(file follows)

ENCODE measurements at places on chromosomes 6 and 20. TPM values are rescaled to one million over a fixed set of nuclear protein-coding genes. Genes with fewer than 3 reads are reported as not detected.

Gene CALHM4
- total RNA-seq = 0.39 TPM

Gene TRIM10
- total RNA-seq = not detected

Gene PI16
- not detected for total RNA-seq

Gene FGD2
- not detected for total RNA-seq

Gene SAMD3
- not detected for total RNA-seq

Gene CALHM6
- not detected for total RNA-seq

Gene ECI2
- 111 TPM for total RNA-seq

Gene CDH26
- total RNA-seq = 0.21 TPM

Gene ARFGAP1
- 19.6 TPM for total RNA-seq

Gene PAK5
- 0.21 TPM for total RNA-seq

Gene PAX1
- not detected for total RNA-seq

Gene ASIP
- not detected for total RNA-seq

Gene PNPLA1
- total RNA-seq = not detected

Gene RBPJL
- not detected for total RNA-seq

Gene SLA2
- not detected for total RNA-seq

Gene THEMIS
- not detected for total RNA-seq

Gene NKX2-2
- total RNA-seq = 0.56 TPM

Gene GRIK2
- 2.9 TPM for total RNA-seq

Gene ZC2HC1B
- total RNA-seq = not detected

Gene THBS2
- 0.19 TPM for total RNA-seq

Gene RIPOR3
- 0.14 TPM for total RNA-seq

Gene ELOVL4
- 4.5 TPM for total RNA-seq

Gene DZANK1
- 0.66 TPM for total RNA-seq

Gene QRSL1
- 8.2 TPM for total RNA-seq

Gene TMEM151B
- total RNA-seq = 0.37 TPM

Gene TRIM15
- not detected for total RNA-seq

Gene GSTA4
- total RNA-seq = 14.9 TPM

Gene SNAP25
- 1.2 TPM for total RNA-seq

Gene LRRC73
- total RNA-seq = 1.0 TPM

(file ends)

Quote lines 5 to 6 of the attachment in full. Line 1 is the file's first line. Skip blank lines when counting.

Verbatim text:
- total RNA-seq = not detected

Gene PI16